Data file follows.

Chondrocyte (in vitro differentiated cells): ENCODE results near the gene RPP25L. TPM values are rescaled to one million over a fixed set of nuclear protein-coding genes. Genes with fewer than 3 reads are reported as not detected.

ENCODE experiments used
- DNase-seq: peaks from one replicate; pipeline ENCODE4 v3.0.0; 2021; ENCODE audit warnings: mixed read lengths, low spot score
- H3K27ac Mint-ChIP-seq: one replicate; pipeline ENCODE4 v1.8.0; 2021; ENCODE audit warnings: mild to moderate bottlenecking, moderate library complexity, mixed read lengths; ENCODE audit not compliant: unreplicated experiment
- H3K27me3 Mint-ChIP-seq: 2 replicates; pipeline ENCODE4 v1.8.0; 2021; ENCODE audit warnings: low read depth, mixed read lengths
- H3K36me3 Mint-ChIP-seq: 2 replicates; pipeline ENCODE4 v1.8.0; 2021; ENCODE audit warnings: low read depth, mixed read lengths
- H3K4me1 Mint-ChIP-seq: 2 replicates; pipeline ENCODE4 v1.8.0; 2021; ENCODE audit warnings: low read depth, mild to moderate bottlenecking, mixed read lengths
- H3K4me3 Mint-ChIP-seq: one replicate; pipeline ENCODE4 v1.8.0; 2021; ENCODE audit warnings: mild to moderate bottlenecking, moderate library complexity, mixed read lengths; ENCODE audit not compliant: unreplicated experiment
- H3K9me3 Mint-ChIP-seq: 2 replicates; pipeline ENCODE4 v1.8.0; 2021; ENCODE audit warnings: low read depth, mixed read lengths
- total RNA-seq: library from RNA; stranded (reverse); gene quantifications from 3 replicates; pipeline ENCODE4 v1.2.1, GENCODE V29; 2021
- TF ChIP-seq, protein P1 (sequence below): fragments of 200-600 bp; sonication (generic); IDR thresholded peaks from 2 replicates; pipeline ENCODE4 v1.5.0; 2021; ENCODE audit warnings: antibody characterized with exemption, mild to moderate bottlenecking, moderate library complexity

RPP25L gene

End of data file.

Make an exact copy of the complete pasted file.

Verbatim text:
Chondrocyte (in vitro differentiated cells): ENCODE results near the gene RPP25L. TPM values are rescaled to one million over a fixed set of nuclear protein-coding genes. Genes with fewer than 3 reads are reported as not detected.

ENCODE experiments used
- DNase-seq: peaks from one replicate; pipeline ENCODE4 v3.0.0; 2021; ENCODE audit warnings: mixed read lengths, low spot score
- H3K27ac Mint-ChIP-seq: one replicate; pipeline ENCODE4 v1.8.0; 2021; ENCODE audit warnings: mild to moderate bottlenecking, moderate library complexity, mixed read lengths; ENCODE audit not compliant: unreplicated experiment
- H3K27me3 Mint-ChIP-seq: 2 replicates; pipeline ENCODE4 v1.8.0; 2021; ENCODE audit warnings: low read depth, mixed read lengths
- H3K36me3 Mint-ChIP-seq: 2 replicates; pipeline ENCODE4 v1.8.0; 2021; ENCODE audit warnings: low read depth, mixed read lengths
- H3K4me1 Mint-ChIP-seq: 2 replicates; pipeline ENCODE4 v1.8.0; 2021; ENCODE audit warnings: low read depth, mild to moderate bottlenecking, mixed read lengths
- H3K4me3 Mint-ChIP-seq: one replicate; pipeline ENCODE4 v1.8.0; 2021; ENCODE audit warnings: mild to moderate bottlenecking, moderate library complexity, mixed read lengths; ENCODE audit not compliant: unreplicated experiment
- H3K9me3 Mint-ChIP-seq: 2 replicates; pipeline ENCODE4 v1.8.0; 2021; ENCODE audit warnings: low read depth, mixed read lengths
- total RNA-seq: library from RNA; stranded (reverse); gene quantifications from 3 replicates; pipeline ENCODE4 v1.2.1, GENCODE V29; 2021
- TF ChIP-seq, protein P1 (sequence below): fragments of 200-600 bp; sonication (generic); IDR thresholded peaks from 2 replicates; pipeline ENCODE4 v1.5.0; 2021; ENCODE audit warnings: antibody characterized with exemption, mild to moderate bottlenecking, moderate library complexity

RPP25L gene